Negative attitudes toward others
If you begin associating sex with negative emotions from an early age, you could end up with some negative views toward people who freely express their sexuality.
This could happen in a relationship — say, when your partner brings up a sexual fantasy they’d like to act out.
You might also internalize more generalized negative values toward LGBTQIA+ people or people who have casual sex, for example.
Lack of interest in sex
Some people don’t have much of a sex drive, so disinterest in sex doesn’t always relate to repression.
But sometimes, it can. If you’ve successfully tamped down your desires, you may not really know what you enjoy.
If you don’t get much pleasure from sex, you might not see the point and avoid initiating sex or pursuing it yourself.
This can make it difficult to sustain a relationship since varying degrees of sexual interest can often create challenges in romantic relationships.
Inability to ask for what you want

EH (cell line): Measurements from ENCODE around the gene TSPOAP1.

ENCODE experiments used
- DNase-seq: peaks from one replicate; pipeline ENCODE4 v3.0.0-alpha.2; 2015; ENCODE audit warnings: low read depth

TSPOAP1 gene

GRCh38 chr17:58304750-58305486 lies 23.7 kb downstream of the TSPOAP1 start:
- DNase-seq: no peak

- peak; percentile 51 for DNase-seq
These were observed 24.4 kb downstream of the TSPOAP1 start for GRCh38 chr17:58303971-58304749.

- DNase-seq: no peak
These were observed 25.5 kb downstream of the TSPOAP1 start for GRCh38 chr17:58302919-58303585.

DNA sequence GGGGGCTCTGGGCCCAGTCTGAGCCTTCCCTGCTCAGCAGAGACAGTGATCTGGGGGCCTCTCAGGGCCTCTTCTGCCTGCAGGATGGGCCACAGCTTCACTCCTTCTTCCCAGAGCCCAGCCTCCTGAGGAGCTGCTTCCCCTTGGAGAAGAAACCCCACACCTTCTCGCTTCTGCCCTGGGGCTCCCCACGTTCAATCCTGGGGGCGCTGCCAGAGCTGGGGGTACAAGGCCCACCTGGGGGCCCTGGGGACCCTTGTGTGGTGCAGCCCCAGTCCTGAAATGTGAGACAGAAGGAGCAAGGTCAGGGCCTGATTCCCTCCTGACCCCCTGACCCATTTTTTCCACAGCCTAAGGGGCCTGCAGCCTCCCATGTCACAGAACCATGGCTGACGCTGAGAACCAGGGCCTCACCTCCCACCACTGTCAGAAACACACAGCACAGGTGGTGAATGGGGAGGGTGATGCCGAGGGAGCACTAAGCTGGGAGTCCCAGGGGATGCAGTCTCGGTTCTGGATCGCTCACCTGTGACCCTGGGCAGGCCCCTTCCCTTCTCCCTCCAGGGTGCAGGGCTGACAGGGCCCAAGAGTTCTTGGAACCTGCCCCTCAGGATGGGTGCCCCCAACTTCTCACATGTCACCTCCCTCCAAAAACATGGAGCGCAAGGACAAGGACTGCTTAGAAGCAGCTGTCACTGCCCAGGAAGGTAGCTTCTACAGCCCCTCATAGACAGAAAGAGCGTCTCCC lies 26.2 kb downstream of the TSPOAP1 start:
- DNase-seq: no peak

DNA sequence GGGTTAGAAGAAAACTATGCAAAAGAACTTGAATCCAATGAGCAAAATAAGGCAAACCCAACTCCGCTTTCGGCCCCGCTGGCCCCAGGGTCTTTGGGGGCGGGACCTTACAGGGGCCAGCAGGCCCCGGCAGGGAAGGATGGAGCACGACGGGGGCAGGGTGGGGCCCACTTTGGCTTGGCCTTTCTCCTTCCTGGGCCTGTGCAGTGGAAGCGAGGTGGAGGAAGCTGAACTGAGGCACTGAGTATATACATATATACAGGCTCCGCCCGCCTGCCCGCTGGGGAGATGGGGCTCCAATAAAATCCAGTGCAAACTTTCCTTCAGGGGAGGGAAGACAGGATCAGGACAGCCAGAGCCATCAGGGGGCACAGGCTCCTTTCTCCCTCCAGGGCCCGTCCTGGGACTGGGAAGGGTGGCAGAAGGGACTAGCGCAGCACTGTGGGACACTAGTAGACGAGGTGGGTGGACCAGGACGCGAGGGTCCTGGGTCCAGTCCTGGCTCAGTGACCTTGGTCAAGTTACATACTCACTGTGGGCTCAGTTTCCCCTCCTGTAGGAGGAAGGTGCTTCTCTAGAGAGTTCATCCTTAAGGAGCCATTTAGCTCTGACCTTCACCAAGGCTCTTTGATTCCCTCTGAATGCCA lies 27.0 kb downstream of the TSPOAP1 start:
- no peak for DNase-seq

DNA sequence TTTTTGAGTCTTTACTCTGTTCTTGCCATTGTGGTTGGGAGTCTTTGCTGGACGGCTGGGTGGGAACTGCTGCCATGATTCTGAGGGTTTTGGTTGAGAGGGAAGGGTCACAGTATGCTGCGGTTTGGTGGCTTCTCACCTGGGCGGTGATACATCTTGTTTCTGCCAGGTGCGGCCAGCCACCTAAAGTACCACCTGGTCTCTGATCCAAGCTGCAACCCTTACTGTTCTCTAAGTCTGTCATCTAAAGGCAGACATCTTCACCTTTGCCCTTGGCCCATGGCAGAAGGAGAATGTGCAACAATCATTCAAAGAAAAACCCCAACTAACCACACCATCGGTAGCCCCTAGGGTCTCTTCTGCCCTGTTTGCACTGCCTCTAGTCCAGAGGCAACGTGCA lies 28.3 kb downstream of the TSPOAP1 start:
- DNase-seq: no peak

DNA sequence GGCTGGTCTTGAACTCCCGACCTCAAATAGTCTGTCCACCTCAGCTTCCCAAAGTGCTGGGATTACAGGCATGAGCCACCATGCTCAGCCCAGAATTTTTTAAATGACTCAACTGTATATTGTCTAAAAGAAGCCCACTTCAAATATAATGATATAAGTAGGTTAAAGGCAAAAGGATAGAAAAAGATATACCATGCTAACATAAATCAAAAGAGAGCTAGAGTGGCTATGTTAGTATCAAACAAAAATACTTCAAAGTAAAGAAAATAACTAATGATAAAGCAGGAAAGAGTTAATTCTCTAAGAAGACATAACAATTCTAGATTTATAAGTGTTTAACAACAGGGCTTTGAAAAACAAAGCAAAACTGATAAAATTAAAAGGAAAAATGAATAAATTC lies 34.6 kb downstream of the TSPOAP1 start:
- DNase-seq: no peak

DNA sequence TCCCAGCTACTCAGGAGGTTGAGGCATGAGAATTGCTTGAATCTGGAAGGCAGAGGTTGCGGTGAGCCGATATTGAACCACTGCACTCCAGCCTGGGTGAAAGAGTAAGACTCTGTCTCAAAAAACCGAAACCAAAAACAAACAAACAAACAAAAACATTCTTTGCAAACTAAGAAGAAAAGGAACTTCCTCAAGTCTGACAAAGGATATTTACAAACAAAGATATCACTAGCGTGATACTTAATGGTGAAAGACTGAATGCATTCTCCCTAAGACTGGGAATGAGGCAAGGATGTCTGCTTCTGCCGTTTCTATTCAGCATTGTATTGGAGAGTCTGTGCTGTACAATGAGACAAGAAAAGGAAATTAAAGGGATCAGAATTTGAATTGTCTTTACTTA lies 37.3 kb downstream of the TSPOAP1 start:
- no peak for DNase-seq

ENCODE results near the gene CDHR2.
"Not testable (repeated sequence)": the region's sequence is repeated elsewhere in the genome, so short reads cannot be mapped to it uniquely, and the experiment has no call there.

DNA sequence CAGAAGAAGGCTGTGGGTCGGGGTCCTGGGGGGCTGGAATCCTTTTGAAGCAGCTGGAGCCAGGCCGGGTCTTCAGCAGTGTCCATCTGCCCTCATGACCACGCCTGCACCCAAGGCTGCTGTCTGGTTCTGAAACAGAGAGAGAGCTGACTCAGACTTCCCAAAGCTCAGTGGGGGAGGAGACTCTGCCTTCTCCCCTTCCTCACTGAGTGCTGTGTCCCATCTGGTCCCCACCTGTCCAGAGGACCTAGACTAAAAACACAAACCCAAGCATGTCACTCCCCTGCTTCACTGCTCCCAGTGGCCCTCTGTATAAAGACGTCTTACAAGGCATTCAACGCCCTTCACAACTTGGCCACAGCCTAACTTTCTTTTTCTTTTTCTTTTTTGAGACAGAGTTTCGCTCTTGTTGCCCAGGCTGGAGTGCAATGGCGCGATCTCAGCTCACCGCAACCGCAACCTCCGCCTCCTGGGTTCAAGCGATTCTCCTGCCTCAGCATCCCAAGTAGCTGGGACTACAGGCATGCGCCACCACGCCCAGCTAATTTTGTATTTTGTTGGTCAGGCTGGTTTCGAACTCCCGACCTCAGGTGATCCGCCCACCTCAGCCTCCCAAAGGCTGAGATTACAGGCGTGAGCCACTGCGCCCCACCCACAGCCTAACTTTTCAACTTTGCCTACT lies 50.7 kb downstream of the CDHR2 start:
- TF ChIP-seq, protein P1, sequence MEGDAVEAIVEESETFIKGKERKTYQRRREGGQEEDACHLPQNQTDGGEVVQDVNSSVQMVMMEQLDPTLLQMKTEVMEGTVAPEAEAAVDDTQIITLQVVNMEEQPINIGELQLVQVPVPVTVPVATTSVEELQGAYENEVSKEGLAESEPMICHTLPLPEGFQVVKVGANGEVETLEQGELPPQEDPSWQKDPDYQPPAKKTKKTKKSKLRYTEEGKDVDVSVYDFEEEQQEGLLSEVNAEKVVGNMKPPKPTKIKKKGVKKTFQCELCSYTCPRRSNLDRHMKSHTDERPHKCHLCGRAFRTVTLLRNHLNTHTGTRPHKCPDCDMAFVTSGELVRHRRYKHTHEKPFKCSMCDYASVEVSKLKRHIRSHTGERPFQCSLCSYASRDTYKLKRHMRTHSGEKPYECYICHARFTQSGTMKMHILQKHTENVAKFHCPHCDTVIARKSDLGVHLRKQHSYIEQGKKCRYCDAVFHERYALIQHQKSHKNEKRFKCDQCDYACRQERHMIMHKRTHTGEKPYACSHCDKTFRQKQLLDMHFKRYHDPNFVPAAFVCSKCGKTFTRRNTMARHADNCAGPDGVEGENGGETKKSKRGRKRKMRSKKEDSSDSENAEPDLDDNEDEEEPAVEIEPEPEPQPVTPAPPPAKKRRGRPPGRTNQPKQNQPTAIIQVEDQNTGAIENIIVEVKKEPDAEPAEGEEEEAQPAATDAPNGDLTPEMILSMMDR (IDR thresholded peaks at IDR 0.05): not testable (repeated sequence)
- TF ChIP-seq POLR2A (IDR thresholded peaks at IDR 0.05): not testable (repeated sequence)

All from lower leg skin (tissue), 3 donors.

If you feel ashamed of your sexual thoughts, you might struggle to acknowledge them without guilt.
Sharing these desires with a partner, even someone you love and trust, might seem impossible.
Repression can make you feel guilty about enjoying sex, so when something makes you feel good, you might feel ashamed or critical of yourself and avoid trying it again (even when you really want to).
Confused sexual boundaries
One serious effect of sexual repression involves difficulty recognizing personal boundaries.
You might have a hard time grasping what is and isn’t OK when it comes to sex, in your own behavior or the behavior you accept from others.
You might find it difficult to create and enforce personal boundaries around sex. Even when you want to say no, you might not feel able to.
If you believe you’re entitled to sex, you may not understand the importance of consent or respecting boundaries.
What can you do about it?
First, know that sexual repression is real, not all in your head. Second, know it isn’t your fault.
Simply having an awareness of the signs of repression and how it affects you can help you take steps toward countering it.
Other helpful tips:
Practice mindfully accepting sexual thoughts
Mindfulness can help you become more comfortable with sexual thoughts by increasing your awareness of them and learning to accept them without judgment.